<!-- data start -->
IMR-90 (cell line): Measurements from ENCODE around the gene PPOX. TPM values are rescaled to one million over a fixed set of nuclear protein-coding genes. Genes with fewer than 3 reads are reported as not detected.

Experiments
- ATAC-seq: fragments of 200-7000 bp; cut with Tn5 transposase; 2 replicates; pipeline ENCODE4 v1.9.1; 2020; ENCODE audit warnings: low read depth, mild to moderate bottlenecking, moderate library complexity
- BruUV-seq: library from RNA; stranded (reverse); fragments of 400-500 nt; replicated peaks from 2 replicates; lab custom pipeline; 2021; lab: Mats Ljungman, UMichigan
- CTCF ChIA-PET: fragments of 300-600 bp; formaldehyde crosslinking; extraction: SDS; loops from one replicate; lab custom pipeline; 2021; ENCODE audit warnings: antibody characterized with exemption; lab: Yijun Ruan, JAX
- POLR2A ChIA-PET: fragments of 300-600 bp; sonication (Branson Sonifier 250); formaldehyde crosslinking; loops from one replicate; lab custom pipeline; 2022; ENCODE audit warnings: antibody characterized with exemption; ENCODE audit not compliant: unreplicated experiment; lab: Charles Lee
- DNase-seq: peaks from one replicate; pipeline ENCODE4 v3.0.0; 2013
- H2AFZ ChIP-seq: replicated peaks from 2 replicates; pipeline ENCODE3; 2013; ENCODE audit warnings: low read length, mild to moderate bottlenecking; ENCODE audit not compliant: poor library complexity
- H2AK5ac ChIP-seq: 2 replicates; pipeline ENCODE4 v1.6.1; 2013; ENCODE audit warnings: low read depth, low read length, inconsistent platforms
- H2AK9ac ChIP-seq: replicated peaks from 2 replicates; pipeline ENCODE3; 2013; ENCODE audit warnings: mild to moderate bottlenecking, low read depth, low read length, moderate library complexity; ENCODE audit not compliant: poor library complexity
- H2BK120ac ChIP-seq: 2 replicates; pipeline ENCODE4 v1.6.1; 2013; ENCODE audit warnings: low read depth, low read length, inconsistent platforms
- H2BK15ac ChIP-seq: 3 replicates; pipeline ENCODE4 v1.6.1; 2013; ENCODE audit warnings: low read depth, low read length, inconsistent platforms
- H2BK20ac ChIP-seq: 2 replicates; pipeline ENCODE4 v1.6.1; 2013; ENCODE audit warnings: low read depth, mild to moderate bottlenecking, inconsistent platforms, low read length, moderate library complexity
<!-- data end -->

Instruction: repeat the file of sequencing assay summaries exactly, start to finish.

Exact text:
IMR-90 (cell line): Measurements from ENCODE around the gene PPOX. TPM values are rescaled to one million over a fixed set of nuclear protein-coding genes. Genes with fewer than 3 reads are reported as not detected.

Experiments
- ATAC-seq: fragments of 200-7000 bp; cut with Tn5 transposase; 2 replicates; pipeline ENCODE4 v1.9.1; 2020; ENCODE audit warnings: low read depth, mild to moderate bottlenecking, moderate library complexity
- BruUV-seq: library from RNA; stranded (reverse); fragments of 400-500 nt; replicated peaks from 2 replicates; lab custom pipeline; 2021; lab: Mats Ljungman, UMichigan
- CTCF ChIA-PET: fragments of 300-600 bp; formaldehyde crosslinking; extraction: SDS; loops from one replicate; lab custom pipeline; 2021; ENCODE audit warnings: antibody characterized with exemption; lab: Yijun Ruan, JAX
- POLR2A ChIA-PET: fragments of 300-600 bp; sonication (Branson Sonifier 250); formaldehyde crosslinking; loops from one replicate; lab custom pipeline; 2022; ENCODE audit warnings: antibody characterized with exemption; ENCODE audit not compliant: unreplicated experiment; lab: Charles Lee
- DNase-seq: peaks from one replicate; pipeline ENCODE4 v3.0.0; 2013
- H2AFZ ChIP-seq: replicated peaks from 2 replicates; pipeline ENCODE3; 2013; ENCODE audit warnings: low read length, mild to moderate bottlenecking; ENCODE audit not compliant: poor library complexity
- H2AK5ac ChIP-seq: 2 replicates; pipeline ENCODE4 v1.6.1; 2013; ENCODE audit warnings: low read depth, low read length, inconsistent platforms
- H2AK9ac ChIP-seq: replicated peaks from 2 replicates; pipeline ENCODE3; 2013; ENCODE audit warnings: mild to moderate bottlenecking, low read depth, low read length, moderate library complexity; ENCODE audit not compliant: poor library complexity
- H2BK120ac ChIP-seq: 2 replicates; pipeline ENCODE4 v1.6.1; 2013; ENCODE audit warnings: low read depth, low read length, inconsistent platforms
- H2BK15ac ChIP-seq: 3 replicates; pipeline ENCODE4 v1.6.1; 2013; ENCODE audit warnings: low read depth, low read length, inconsistent platforms
- H2BK20ac ChIP-seq: 2 replicates; pipeline ENCODE4 v1.6.1; 2013; ENCODE audit warnings: low read depth, mild to moderate bottlenecking, inconsistent platforms, low read length, moderate library complexity